Starting November 15, Medicare's reimbursement for power wheelchairs will be far less than it is today -- reductions of 35 to 40 percent will kick in. Despite organizing and pressure over the past year, the agency has continued on its bullheaded mission, insisting it's reducing "fraud."
The decision, says Mark Smith over at Wheelchair Junkie, is allegedly about saving costs. But it's "a strikingly poor socioeconomic decision":
The most fundamental purpose of a power wheelchair is that it preserves health and fosters independence - and the maintaining of one's mobility adds up to tremendous governmental cost savings. Studies show that over the past eight years, among Medicare recipients, power wheelchairs saved the government $10-billion in healthcare costs, showing that, on average, a power wheelchair user required $14,000 less annual healthcare than beneficiaries of comparable demographics and conditions who went without powered mobility. These statistics stem from the fact that power wheelchairs facilitate independent living by reducing physical injuries and foster enhanced mobility required for daily living, decreasing needed support services . . .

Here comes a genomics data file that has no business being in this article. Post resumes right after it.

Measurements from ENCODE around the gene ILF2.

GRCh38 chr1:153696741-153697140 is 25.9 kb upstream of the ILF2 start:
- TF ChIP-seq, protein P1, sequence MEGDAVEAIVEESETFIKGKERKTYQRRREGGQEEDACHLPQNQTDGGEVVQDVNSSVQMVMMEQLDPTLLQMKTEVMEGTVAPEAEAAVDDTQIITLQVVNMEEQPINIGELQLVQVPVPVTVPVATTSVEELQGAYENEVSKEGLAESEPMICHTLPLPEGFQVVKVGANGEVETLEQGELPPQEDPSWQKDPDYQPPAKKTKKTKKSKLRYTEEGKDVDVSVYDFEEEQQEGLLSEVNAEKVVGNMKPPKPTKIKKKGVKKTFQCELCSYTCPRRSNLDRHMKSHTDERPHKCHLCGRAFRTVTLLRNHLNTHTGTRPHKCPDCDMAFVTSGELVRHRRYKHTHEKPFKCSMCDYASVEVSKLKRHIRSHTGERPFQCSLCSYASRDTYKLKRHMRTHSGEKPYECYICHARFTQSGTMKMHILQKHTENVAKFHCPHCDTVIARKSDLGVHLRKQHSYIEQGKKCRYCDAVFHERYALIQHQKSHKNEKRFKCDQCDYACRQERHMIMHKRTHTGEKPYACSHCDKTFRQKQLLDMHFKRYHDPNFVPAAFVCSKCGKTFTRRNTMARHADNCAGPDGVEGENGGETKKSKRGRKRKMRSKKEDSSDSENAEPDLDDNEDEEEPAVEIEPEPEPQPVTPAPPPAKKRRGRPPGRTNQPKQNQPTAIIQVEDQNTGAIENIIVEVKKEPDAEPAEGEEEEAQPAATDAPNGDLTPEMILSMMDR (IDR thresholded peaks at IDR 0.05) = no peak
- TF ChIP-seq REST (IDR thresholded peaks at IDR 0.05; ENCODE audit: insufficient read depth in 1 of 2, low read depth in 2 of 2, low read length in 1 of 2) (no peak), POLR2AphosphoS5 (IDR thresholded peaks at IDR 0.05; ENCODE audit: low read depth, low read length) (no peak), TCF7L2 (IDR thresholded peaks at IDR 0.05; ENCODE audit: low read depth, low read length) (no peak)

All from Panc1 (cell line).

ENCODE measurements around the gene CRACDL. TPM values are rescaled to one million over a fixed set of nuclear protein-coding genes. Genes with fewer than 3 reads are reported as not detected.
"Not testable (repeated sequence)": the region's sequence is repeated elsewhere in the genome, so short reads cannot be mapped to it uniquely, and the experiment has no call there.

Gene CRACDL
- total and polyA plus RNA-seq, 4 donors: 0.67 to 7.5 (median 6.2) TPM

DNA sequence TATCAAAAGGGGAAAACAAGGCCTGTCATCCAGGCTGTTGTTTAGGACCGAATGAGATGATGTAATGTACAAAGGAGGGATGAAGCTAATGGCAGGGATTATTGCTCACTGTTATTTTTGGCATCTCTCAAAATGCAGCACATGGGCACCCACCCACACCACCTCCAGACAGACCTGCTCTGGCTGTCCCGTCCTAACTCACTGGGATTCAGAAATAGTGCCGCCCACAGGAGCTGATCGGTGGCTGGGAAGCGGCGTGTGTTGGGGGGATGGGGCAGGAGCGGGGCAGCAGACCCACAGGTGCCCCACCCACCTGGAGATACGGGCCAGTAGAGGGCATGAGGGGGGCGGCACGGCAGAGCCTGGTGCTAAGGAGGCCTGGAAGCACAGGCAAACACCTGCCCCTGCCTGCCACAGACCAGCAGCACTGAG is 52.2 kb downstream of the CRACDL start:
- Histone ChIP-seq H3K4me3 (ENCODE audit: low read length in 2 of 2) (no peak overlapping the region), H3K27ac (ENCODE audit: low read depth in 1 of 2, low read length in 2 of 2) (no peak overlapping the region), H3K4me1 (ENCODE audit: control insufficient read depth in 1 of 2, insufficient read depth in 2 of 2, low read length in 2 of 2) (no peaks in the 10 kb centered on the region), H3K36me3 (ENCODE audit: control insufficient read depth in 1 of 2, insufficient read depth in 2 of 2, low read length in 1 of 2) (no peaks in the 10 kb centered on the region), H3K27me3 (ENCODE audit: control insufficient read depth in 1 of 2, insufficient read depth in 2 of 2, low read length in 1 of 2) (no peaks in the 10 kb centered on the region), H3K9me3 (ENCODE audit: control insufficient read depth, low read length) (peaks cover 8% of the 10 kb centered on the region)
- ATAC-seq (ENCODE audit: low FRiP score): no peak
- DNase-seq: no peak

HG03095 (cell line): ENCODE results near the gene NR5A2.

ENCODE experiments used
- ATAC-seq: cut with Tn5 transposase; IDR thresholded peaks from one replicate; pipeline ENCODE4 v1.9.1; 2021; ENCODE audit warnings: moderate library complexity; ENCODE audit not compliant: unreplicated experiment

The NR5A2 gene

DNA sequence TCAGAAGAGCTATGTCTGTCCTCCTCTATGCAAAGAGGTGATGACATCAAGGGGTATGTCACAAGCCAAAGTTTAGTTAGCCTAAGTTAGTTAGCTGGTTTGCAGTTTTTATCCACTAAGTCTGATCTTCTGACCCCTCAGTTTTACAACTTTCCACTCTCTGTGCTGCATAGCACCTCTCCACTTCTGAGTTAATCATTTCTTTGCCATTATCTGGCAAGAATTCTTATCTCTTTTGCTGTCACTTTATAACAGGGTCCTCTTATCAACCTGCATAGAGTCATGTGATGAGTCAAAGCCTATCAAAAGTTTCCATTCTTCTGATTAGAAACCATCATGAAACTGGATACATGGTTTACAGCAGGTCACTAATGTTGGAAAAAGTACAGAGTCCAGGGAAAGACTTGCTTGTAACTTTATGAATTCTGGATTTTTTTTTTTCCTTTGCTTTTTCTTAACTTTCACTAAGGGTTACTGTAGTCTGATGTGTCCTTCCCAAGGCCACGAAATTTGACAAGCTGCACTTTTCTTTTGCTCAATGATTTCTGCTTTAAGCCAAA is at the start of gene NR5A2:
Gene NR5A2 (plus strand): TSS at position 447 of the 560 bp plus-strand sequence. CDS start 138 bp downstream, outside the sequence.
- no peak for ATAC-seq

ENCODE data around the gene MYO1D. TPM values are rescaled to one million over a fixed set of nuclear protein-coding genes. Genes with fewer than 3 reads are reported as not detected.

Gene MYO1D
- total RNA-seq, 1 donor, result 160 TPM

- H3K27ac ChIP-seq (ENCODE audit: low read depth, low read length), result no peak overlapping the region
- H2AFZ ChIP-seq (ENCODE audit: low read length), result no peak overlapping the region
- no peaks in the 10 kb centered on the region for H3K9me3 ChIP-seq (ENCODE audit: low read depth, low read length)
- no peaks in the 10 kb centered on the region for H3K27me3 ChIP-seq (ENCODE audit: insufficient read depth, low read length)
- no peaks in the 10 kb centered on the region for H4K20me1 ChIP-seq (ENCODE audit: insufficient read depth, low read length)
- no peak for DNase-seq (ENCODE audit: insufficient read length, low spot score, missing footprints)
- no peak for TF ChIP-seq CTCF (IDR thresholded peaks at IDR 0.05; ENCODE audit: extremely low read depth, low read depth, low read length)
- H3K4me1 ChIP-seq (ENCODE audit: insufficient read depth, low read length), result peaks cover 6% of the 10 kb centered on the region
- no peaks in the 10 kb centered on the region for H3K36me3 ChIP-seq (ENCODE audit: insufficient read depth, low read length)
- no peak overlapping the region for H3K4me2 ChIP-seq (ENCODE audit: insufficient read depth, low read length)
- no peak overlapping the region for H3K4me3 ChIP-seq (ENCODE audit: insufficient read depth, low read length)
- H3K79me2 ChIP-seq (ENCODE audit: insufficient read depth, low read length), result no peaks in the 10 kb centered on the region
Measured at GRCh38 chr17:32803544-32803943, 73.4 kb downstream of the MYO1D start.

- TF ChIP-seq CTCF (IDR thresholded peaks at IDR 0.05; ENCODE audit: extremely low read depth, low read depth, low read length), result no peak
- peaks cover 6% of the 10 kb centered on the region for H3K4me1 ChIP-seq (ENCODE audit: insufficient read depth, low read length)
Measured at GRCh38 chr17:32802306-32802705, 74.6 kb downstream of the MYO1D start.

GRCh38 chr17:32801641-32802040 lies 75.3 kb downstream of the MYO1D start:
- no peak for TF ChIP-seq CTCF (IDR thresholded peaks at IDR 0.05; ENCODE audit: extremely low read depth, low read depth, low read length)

Read Smith's entry, When Less Costs More.
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